Periodontal Disease: What You Don't Know Can Hurt You

Periodontal Disease: What You Don't Know Can Hurt You

It is estimated that 35.7 million Americans are living with a bacterial infection of the gums known as periodontal disease.1 This infection attacks the tissue that keeps your teeth attached to your gums.

On average, more than 500 species of bacteria live in your mouth.2 Some of these bacteria are beneficial, while others under the right conditions can cause disease. Living a healthy lifestyle helps you keep the harmful bacteria under control. Not taking care of your overall health and your teeth and gums can cause an overgrowth of harmful bacteria, which may lead to serious health problems beyond the mouth, in addition to the threat of losing your teeth.

35.7 million Americans are living with a bacterial infection of the gums known as periodontal disease

Factors that predispose people to gum disease include bad oral hygiene and genetics. In fact, research has proved that up to 30% of the population may be genetically predisposed to gum disease.3

Periodontitis, a severe form of periodontal disease, is caused by plaque that develops just below the gum line, in the area called the sulcus or periodontal pocket, where it causes the attachment of the tooth and its supporting tissues to break down. The mildest form of periodontal disease is known as gingivitis and is triggered by bacterial plaque that forms at the gum line.

What Is Periodontal Disease?

Periodontal disease is an infection of the tissue that supports your teeth. It attacks just below the gum line, where it causes the attachment of the tooth and its supporting tissues to break down.

WARNING SIGNS

  • Pain in the mouth
  • Gums bleed when brushing
  • Spaces develop between teeth
  • Swollen and tender gums
  • Receding gums (exposing the bottom of your teeth)
  • Persistent bad breath
  • Pus between teeth and gums
  • Sores develop

RISK FACTORS

  • Tobacco use
  • Systemic diseases
  • Use of certain types of medicine
  • Bridges that no longer fit
  • Crooked teeth
  • Fillings that have become defective
  • Pregnancy
  • Oral cancer

Did You Know?

Oral Health May Affect Your Whole Body

When bacteria expand in the pockets of the gums, gingivitis results, triggering redness and inflammation, a warning sign for possible progression to periodontitis and the destruction of gum tissue. If periodontitis develops, some oral bacteria may enter the blood stream and, along with the potent chemicals they release and the body's own immune response, circulate throughout the body. This event may contribute to processes that may compromise your overall health.4

A Pocket? A space that forms between the teeth and gums.

For example, not only can periodontal diseases cause bad breath and tooth loss, but they may contribute to a variety of serious life threatening systemic conditions including:

  • heart disease
  • stroke
  • diabetes

Researchers are now investigating the relationship between periodontitis and chronic systemic diseases.

What You Can Do

Brushing and flossing: These 2 activities break up plaque that coats the tooth and gum surfaces. Brush using toothpaste with antiplaque and antibacterial properties. Without proper home care–including brushing and flossing–bacterial plaque accumulates on your teeth. Over time, this causes inflammation and damage to gum tissue and bone.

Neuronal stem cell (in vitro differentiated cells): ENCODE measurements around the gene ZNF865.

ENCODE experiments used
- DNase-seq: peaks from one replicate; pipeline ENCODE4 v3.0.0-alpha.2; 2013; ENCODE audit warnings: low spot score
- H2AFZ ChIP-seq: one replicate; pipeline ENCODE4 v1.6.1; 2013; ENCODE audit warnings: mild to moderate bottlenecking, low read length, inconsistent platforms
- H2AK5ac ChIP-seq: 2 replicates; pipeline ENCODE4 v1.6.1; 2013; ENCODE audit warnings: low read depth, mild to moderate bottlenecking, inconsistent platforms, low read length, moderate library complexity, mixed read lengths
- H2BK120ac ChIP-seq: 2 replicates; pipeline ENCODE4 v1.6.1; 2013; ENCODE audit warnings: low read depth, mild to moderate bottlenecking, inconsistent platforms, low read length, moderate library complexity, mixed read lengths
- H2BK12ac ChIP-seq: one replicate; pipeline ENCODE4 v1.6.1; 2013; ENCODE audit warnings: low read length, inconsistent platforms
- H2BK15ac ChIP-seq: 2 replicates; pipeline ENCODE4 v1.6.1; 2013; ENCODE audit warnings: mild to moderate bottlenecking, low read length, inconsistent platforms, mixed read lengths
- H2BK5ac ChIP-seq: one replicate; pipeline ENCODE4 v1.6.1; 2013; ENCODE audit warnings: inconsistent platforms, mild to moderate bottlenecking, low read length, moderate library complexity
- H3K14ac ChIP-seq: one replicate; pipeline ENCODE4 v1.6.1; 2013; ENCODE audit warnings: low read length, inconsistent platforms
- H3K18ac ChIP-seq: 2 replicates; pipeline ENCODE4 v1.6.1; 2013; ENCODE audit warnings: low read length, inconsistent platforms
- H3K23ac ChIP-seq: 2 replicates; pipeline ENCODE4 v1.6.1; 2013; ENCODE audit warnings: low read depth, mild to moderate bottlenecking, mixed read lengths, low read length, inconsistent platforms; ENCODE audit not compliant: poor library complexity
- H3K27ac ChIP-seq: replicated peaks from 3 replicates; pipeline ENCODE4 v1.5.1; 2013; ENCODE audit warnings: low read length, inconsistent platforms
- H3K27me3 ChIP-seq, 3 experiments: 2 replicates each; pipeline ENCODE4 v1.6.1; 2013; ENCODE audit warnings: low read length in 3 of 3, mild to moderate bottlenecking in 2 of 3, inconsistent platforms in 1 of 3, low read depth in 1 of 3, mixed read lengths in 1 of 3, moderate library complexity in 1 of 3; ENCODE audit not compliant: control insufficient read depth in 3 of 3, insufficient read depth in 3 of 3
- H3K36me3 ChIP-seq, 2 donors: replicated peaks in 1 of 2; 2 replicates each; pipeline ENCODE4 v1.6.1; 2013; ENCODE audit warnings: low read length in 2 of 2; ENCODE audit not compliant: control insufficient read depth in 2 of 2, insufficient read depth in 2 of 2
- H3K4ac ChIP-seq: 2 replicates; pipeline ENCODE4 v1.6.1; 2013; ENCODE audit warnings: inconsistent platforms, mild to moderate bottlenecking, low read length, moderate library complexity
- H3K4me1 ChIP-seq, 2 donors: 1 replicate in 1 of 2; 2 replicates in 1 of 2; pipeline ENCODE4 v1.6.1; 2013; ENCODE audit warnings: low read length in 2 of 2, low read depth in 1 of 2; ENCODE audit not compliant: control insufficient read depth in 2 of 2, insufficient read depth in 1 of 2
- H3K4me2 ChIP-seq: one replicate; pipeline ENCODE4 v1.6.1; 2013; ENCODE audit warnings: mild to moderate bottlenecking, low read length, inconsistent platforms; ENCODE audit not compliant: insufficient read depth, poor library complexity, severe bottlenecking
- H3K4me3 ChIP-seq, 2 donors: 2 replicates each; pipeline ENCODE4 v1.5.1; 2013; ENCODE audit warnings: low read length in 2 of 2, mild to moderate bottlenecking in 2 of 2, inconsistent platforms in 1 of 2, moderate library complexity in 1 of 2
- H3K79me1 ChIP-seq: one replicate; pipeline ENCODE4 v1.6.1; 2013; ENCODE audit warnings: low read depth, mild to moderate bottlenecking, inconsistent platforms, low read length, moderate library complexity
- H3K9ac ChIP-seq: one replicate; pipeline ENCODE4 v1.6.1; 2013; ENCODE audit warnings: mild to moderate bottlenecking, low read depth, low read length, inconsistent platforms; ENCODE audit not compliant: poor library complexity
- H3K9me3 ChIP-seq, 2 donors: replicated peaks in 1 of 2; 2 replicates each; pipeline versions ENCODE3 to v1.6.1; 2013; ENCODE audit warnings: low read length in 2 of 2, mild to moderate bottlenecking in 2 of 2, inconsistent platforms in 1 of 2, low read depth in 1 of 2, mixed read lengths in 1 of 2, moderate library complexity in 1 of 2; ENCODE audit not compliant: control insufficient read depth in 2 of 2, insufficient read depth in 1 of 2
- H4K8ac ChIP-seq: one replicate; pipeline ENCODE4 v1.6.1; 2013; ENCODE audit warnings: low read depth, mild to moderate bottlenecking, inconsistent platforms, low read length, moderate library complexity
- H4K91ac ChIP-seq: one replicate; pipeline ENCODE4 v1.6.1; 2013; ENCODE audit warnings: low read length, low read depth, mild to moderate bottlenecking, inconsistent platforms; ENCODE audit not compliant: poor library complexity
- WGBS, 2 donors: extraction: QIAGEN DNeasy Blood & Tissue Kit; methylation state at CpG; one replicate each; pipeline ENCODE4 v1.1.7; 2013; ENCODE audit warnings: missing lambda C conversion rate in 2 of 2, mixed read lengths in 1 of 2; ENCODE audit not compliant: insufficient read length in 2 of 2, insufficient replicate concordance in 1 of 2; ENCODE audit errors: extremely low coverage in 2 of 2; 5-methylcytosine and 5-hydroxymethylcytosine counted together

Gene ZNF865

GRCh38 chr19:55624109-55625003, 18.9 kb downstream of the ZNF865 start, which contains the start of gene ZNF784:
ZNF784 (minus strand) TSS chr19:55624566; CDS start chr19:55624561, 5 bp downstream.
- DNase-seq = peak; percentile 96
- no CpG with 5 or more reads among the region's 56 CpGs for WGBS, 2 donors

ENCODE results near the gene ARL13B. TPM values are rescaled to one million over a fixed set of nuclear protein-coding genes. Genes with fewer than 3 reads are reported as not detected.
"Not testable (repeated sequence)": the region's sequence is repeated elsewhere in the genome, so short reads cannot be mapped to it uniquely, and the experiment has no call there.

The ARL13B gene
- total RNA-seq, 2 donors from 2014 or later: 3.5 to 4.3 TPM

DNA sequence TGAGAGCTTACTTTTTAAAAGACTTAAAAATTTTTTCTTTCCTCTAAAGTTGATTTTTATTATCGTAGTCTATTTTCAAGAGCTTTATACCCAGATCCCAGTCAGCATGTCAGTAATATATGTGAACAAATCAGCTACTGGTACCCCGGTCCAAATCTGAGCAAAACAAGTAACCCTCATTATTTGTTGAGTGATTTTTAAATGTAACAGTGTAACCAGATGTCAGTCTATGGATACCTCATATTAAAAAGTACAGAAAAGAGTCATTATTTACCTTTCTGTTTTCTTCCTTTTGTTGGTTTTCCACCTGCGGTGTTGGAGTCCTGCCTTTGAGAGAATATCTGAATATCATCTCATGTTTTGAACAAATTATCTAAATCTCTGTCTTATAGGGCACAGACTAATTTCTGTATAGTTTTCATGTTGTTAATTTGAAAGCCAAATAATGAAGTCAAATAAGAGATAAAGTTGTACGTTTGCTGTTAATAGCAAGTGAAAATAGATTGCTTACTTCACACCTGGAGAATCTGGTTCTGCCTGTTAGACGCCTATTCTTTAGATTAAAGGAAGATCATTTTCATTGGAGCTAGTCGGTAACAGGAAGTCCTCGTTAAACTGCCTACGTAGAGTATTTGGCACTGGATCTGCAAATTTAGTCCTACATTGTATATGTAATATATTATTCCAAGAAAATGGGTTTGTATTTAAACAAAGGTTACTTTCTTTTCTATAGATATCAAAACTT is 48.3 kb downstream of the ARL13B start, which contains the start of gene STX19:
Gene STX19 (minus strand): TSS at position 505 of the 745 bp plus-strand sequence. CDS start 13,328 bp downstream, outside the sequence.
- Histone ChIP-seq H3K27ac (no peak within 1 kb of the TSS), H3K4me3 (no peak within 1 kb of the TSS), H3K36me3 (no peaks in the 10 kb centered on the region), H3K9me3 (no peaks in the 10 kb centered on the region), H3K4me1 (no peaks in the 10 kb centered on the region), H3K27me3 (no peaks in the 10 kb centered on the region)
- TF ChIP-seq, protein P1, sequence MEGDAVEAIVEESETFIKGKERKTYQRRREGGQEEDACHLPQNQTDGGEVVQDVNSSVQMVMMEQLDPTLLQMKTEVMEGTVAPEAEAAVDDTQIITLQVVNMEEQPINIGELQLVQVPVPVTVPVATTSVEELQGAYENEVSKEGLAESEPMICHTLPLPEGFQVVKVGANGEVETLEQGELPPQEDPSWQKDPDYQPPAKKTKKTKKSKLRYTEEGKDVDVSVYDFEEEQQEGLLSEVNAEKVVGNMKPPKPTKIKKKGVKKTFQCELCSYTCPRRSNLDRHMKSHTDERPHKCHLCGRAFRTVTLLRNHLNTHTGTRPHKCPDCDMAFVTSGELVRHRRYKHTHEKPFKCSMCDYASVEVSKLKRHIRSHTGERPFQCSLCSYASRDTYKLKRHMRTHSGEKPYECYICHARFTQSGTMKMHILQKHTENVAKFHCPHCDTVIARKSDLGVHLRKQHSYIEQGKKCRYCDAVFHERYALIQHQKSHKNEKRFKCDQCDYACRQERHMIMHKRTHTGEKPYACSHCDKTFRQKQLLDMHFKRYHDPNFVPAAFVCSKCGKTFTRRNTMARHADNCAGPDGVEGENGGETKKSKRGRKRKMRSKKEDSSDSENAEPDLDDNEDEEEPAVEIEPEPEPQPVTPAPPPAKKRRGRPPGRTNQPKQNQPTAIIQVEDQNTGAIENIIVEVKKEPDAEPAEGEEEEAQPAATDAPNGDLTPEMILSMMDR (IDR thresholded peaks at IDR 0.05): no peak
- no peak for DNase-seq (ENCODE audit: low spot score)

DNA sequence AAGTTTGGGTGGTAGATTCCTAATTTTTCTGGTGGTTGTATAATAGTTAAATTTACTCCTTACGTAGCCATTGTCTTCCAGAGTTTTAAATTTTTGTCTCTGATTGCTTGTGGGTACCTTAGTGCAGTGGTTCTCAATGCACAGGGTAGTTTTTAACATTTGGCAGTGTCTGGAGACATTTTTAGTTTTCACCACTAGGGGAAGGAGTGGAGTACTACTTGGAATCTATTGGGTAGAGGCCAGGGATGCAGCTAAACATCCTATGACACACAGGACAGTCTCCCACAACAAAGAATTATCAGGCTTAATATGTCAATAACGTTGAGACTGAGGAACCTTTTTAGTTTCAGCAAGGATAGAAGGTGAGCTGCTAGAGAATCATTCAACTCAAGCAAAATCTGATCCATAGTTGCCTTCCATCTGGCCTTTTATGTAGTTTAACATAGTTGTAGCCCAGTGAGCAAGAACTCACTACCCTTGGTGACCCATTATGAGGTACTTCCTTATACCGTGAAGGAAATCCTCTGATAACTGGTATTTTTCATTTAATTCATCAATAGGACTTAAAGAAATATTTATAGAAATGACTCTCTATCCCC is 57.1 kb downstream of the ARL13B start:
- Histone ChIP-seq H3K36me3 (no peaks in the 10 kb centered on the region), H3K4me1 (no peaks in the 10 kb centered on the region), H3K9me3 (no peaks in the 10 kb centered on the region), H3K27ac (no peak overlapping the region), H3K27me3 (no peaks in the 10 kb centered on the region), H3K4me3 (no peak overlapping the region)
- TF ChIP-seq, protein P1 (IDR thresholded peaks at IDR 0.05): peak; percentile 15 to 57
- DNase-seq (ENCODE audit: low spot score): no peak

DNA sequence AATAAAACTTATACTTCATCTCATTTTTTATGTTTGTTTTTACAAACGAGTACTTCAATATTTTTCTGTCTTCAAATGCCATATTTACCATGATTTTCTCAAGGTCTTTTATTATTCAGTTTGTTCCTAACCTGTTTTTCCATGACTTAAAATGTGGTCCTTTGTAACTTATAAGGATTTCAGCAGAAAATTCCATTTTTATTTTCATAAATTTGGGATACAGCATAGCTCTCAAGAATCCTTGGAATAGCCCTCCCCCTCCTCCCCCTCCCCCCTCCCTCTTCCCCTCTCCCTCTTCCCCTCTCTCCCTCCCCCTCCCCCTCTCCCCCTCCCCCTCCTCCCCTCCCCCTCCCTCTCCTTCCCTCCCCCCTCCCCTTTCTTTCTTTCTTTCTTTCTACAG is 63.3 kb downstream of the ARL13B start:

Use soft-bristled toothbrushes rather than hard bristles, which may cause damage to your gums. Flossing daily and consistently is extremely important to keep the area between your teeth and below the gum line as healthy as possible.

If you have periodontitis, speak to your dentist, hygienist, and physician about the association of periodontitis with systemic diseases.

7 Steps to Healthy Teeth and Gums

  • Brush twice daily with a softbristle brush.
  • Use a toothpaste with antibacterial and anti-inflammatory properties.
  • Floss daily to clean between teeth and below the gum line.
  • Rinse with a mouthwash designed to fight tartar and plaque.
  • Get regular dental checkups and medical checkups.
  • Pay attention to your dental hygienist's comments during your examination and cleaning.
  • Keep your dental chart up to date by telling the hygienist about your health issues and medications.

After the Diagnosis

If you're showing warning signs, see your dentist. Mild gum disease may be controlled by routine professional teeth cleanings and more diligent home care. Gingivitis and early periodontitis can be kept under control by your dental team.

Scaling and root planing also may be a step your dentist or hygienist takes to control early to moderate periodontitis. Scaling removes hard and soft deposits of calculus from the crown of the tooth. Root planing smooths away calculus deposits that collect on the root surfaces beneath the gums.1

Local, needle-free methods are available to keep you comfortable during this process. Your dental professional may also choose to perform this treatment one area of your mouth at a time over a series of office visits.

For advanced gum diseases, surgical treatments using local anesthetics may be performed. To reduce the size of gingival pockets, a periodontist folds back the gum tissue and removes the disease causing bacteria. He or she may also reshape the bone and gum, add bone grafts if necessary, and then stitch the tissue back into place.

TREATING PERIODONTAL DISEASE

What Are the Options?

  • Scaling and root planing
  • Chlorhexidine (contained in dentist-dispensed rinses)
  • Antimicrobial inserts into pockets (placed by dentists or hygienists)
  • Periodontal surgery

Disclaimer

The content of this guide is for information purposes only. It does not substitute for the dentist's professional assessment based on the individual patient's case.